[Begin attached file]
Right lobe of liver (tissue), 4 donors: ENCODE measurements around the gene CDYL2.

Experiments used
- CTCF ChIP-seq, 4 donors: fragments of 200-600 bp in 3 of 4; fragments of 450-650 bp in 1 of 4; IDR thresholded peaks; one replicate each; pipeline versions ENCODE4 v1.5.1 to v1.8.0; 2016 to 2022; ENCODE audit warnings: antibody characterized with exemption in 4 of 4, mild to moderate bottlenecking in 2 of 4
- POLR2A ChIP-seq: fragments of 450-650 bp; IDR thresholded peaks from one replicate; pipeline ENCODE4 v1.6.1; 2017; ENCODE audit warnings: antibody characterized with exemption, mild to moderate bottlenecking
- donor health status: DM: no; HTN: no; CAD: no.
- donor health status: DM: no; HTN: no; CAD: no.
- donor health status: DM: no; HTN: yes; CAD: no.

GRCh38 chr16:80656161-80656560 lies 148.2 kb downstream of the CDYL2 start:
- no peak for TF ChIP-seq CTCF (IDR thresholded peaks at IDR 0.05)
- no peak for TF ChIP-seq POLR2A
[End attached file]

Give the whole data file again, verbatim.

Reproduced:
Right lobe of liver (tissue), 4 donors: ENCODE measurements around the gene CDYL2.

Experiments used
- CTCF ChIP-seq, 4 donors: fragments of 200-600 bp in 3 of 4; fragments of 450-650 bp in 1 of 4; IDR thresholded peaks; one replicate each; pipeline versions ENCODE4 v1.5.1 to v1.8.0; 2016 to 2022; ENCODE audit warnings: antibody characterized with exemption in 4 of 4, mild to moderate bottlenecking in 2 of 4
- POLR2A ChIP-seq: fragments of 450-650 bp; IDR thresholded peaks from one replicate; pipeline ENCODE4 v1.6.1; 2017; ENCODE audit warnings: antibody characterized with exemption, mild to moderate bottlenecking
- donor health status: DM: no; HTN: no; CAD: no.
- donor health status: DM: no; HTN: no; CAD: no.
- donor health status: DM: no; HTN: yes; CAD: no.

GRCh38 chr16:80656161-80656560 lies 148.2 kb downstream of the CDYL2 start:
- no peak for TF ChIP-seq CTCF (IDR thresholded peaks at IDR 0.05)
- no peak for TF ChIP-seq POLR2A